The dangers of crypto and malicious activity
The surge of cryptocurrency demand in tandem with ransomware isn’t coincidental. The two are intertwined as a vehicle of criminal operation for their “versatility.” Regardless of a target’s demographic, their currency can be translated to a form of cryptocurrency – typically Bitcoin (or BTC). BTC and crypto is also widely popular on dark markets among hacker gangs, making it the “go-to” for these illicit activities. More to the point, it escapes traditional tracking methods, which helps cloak an attacker’s behavior further.
Indeed, it’s ideal for virtual criminals implementing ransomware, demanding returns of several hundred dollars to millions, depending on the target. Higher value targets that can’t afford to lose system access (critical infrastructure) typically pay. Anyone is a target too, from large businesses to even school networks; as long as money can be made, ransomware gangs and threat actors are looking for victims. And once again, their preferred payout method is cryptocurrency.
The agility at which criminals can be paid and “move” that money is astonishing, too. Millions of BTC and crypto can transfer in seconds, jumping around the world without any tracking or regulatory catches. Therefore, it not only encourages the use of ransomware attacks on the promise of a high payout, but crypto, since crypto guarantees pay in a near-immediate fashion. BTC has addressed no real-world issues with traditional currency, but absolutely solved puzzles for criminals looking to acquire and store their gains. In other words, crypto is perfect for money laundering.
All cost, no risk
Both ransomware and cryptocurrency work well together for their low-risk characteristics. Many ransomware gangs are based in different parts of the world, like Russia, where repercussions are nonexistent. If an American network/company is targeted in some capacity, it can’t track or retaliate in a meaningful way leading to the catch of the malicious parties. After all, it took a joint effort at the request of the US to finally dissolve REvil, a notorious Russia-based ransomware gang.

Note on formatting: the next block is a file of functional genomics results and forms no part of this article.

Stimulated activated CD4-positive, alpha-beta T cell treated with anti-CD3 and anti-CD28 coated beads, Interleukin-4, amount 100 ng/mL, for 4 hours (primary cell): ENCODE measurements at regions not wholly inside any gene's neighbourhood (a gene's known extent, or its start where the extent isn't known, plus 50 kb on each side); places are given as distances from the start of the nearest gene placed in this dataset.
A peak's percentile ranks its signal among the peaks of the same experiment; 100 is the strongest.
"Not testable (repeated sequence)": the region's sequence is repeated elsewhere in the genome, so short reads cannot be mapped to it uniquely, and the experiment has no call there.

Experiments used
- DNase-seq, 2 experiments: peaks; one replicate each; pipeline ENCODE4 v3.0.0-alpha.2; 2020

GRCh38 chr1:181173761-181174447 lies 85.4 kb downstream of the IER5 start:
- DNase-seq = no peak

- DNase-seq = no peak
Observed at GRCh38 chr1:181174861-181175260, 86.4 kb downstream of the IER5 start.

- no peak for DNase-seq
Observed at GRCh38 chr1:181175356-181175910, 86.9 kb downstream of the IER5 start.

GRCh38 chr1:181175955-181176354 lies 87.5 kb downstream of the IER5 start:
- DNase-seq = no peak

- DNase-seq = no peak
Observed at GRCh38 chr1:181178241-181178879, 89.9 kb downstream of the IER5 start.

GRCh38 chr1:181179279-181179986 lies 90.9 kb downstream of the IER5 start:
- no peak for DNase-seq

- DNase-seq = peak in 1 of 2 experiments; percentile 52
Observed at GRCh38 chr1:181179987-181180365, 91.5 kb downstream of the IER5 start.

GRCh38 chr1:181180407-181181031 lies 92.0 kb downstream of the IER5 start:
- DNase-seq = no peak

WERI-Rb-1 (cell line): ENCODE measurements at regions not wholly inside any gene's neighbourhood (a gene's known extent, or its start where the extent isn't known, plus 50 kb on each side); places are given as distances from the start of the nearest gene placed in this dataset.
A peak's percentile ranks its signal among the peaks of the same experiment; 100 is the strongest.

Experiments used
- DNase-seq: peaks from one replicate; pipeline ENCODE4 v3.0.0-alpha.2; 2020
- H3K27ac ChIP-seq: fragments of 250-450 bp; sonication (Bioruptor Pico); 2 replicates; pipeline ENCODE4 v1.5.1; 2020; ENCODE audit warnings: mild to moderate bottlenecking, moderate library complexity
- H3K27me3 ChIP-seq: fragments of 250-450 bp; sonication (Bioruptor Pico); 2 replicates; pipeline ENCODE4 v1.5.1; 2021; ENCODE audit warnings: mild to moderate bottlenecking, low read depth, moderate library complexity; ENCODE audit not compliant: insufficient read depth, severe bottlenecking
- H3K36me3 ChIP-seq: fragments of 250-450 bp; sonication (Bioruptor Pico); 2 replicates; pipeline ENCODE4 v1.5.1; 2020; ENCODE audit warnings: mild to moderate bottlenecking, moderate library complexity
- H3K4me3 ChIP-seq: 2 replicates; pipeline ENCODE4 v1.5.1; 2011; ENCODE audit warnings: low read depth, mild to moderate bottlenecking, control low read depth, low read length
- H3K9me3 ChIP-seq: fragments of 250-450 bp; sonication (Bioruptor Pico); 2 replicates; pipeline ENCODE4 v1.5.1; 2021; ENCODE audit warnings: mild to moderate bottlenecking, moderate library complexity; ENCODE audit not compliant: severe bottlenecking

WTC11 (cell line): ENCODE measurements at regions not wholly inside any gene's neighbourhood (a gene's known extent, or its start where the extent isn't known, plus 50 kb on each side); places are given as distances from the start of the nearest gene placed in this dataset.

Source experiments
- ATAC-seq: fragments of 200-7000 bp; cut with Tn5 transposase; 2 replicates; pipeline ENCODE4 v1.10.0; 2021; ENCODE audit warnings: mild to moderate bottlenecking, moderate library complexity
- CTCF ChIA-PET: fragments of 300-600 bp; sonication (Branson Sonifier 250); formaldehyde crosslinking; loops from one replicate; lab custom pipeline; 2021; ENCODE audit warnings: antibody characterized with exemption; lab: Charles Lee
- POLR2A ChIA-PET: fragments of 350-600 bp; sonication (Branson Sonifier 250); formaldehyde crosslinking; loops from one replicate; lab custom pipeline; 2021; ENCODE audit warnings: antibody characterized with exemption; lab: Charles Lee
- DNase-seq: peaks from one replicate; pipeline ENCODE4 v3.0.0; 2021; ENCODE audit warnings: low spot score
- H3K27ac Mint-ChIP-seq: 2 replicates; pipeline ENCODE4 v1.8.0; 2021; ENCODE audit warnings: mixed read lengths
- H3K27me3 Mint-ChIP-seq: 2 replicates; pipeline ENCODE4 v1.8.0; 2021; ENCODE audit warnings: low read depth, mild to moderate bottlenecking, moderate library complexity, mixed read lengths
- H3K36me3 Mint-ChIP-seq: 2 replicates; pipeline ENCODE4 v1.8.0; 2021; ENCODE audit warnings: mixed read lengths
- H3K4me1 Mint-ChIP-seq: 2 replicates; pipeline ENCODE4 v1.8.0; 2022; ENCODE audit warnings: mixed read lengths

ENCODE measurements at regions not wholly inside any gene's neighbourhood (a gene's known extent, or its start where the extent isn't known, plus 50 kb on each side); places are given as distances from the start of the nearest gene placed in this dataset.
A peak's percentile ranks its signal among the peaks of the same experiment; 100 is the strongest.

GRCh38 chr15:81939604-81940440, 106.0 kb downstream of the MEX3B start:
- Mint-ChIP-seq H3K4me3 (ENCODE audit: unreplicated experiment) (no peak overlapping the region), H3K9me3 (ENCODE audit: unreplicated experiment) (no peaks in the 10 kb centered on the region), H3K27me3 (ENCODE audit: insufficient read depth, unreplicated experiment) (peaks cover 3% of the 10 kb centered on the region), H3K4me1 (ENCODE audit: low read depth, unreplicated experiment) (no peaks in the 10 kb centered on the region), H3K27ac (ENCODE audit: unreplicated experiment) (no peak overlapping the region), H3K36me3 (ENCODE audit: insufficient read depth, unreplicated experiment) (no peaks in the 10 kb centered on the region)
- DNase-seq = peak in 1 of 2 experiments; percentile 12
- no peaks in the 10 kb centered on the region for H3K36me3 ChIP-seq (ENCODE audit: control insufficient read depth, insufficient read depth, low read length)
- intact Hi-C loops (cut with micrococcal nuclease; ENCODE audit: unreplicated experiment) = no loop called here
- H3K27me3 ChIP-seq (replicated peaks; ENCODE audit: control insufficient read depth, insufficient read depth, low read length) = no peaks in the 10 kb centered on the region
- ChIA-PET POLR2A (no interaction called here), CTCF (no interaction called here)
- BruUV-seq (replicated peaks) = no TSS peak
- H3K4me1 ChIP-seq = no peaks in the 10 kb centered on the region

Therefore, there’s more than enough reason to pursue both ransomware tactics and crypto, a cycle feeding into itself. If both methods prove virtually safe for the attacker(s) without serious dedicated investigation and high payout, attackers would be at a disadvantage to not employ these methods. Even with ledgers available for these transactions, visible to the public, the identities behind them are hidden behind anonymous identities. It doesn’t mean that said transactions are not untraceable, but it takes a great deal of resources, time, and effort to correctly link cryptocurrency exchanges to a specific ransomware attack.
A transforming problem
With reliance on technology and network connectivity increasing, there’s no sign of these elements slowing down. Even when larger ransomware gangs are struck down, numerous more exist at the lower tiers which target smaller organizations. And, not every event can be investigated with the same level of tenacity as an infrastructure attack.
In response, it could shape how cryptocurrency is regulated and handled on a global scale. But, with the ability to “mint” digital coins at a rapid pace, how impactful any regulation on the ransomware market is a vague thing indeed. In order to be effective, regulations would need to limit the exchange of BTC (or similar) for a single transfer, and doing so would potentially involve global laws. More so, having additional tools or ways to track and identify transfers could help, but ransomware gangs follow various ways to obfuscate their locations, techniques, and exchanges.
It’s abundantly clear how cryptocurrency has aided the eruption of ransomware, and the two will constantly feed into the other until something is done.